Like “Cantinflas,” this is another Lionsgate co-venture, in this case with regular partner Roadside Attractions (which is handling distribution). They picked this crime caper up at last year’s Toronto, where it was the closing night film. It has the kind of cast that might catch VOD customers (Jennifer Aniston, Mos Def, Tim Robbins, John Hawkes among others), with its roots in an Elmore Leonard novel also being a hook for older audiences. The reviews were mixed, and the VOD component limited theaters, which makes the theatrical take look better than it might under different circumstances.
What comes next: The next theatrical expansion is scheduled for September 12.
“The Notebook” (Sony Pictures Classics) – Criticwire: B; Metacritic: 55; Festivals include: Karoly Vary, Toronto, Hamptons 2013,
$3,154 in 2 theaters; PSA: $1,577
This visually striking, tough-minded Hungarian World War II film (black and white/CinemaScope) focuses on two brothers sent to live with their less than welcoming rural grandmother, and how they adapt to their circumstances. It is the kind of story, when submitted as a Foreign Language Oscar contender, that sometimes gets nominated. SPC usually leads in acquiring contenders, and that seemed to be their plan when they bought it sometime after its festival showings last fall. It failed to advance, though, and is only now being released. Worse for the film’s chances, its reviews were mediocre. SPC seems to have anticipated all this (including the low-impact date) — they normally play all their top films at New York’s Lincoln Plaza, but instead it is playing at the Quad, normally not a theater that plays the company’s limited openings (it is at the Royal in Los Angeles, their frequent home for subtitled openers).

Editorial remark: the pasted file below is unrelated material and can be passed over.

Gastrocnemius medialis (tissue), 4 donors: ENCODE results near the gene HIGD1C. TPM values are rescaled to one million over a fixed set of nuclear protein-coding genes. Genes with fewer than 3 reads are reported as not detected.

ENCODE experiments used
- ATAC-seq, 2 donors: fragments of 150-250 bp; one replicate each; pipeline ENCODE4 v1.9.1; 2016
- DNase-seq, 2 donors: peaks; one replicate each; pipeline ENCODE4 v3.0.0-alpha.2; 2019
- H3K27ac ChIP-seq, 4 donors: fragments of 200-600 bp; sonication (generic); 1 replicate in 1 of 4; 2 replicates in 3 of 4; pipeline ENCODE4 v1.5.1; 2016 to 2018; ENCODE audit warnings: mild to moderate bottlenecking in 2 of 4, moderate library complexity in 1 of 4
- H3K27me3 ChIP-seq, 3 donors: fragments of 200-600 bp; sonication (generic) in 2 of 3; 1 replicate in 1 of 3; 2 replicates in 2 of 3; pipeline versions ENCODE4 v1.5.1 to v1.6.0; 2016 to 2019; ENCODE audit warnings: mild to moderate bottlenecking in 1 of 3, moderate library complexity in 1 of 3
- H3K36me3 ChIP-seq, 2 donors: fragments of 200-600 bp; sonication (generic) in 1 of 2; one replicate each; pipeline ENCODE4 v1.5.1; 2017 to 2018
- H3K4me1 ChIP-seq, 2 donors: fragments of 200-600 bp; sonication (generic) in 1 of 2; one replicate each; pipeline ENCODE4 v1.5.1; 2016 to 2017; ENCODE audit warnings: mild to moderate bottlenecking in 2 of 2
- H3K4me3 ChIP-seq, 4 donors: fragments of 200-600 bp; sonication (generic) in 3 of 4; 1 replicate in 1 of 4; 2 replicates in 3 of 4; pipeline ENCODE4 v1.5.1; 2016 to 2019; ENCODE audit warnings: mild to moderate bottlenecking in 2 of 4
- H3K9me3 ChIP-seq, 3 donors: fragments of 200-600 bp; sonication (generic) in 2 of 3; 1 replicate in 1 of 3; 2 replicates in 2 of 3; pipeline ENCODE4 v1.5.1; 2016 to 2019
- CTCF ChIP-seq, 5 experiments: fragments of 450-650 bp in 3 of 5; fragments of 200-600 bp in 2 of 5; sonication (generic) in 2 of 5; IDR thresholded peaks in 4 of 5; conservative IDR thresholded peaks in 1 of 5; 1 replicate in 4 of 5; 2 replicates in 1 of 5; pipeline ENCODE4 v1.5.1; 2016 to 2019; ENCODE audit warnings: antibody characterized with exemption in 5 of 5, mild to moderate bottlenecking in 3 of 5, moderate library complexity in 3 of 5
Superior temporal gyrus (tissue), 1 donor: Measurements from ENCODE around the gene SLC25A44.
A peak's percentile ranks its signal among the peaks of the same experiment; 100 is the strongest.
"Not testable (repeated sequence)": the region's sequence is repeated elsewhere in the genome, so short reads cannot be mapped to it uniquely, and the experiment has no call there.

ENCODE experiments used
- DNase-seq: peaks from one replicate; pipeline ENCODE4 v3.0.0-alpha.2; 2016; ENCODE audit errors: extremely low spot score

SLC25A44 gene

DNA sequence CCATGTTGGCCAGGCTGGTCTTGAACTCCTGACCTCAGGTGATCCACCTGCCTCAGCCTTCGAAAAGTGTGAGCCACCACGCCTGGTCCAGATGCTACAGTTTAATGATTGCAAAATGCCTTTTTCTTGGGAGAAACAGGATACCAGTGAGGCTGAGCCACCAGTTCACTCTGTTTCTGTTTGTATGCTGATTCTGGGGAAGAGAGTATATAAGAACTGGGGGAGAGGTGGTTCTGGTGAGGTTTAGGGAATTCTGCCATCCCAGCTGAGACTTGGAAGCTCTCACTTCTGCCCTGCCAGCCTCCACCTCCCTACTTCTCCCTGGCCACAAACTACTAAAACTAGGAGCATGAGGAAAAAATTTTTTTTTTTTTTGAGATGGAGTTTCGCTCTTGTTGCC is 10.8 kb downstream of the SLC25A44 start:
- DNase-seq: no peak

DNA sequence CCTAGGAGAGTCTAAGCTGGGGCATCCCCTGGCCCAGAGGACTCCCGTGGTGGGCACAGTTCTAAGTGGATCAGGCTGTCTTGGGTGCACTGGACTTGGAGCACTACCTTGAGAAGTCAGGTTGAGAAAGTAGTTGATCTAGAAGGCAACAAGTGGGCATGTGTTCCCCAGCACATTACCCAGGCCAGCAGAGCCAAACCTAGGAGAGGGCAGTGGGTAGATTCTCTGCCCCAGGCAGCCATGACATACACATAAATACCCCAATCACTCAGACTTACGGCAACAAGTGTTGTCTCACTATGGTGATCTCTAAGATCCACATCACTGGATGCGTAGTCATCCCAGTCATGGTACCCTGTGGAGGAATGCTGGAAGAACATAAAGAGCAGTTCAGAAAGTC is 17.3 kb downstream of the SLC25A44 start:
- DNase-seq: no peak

What comes next: Hard to see this having much more than calendar and similar single-week bookings ahead, but count on SPC to get this placed as wide as possible.
“The Congress” (Drafthouse) – Criticwire: B; Metacritic: 62; Festivals include: Cannes, Karoly Vary, AFI 2013, Seattle 2014; also available on Video on Demand
$(est.) 30,000 in 15 theaters; PSA: $2,000
Israeli director had a hit with “Waltzes With Bashir” five years ago ($2.2 million gross via Sony Pictures Classics and an Oscar nomination for animated feature). “The Congress,” a hybrid live action/animated film starring Robin Wright as a leading but aging actress who consents to being technologically recreated to stay young in the future, was launched at Cannes 2013, but otherwise has had a lower-profile history. More than a year later, Drafthouse launched this with VOD as its major component several weeks ago. The theatrical numbers, though modest, show some sampling among ticket-buying customers in addition to the review attention that could enhance its home viewing.
What comes next: This looks to have a limited future value in theaters.
“Through a Lens Darkly: Black Photographers and the Emergence of a People” (First Run) – Criticwire: B+; Metacritic: 61; Festivals include: Sundance, Santa Barbara 2014
Estimated $10,000 in 1 theaters; PSA: $10,000
Here we go again: another documentary about the creative process with an inside look and revealing an area of interest that hasn’t had wide exposure previously, and the result again is a solid initial number at New York’s Film Forum, quite often the site of these openings. This opened on Wednesday, with the five day gross approaching $15,000.
What comes next: Likely already set in top markets, this gross should allow First Run to expand it further.
“Love Is Strange” (Sony Pictures Classics)
$261,270 in 27 theaters (+22); PSA: $9.691; Cumulative: $424,761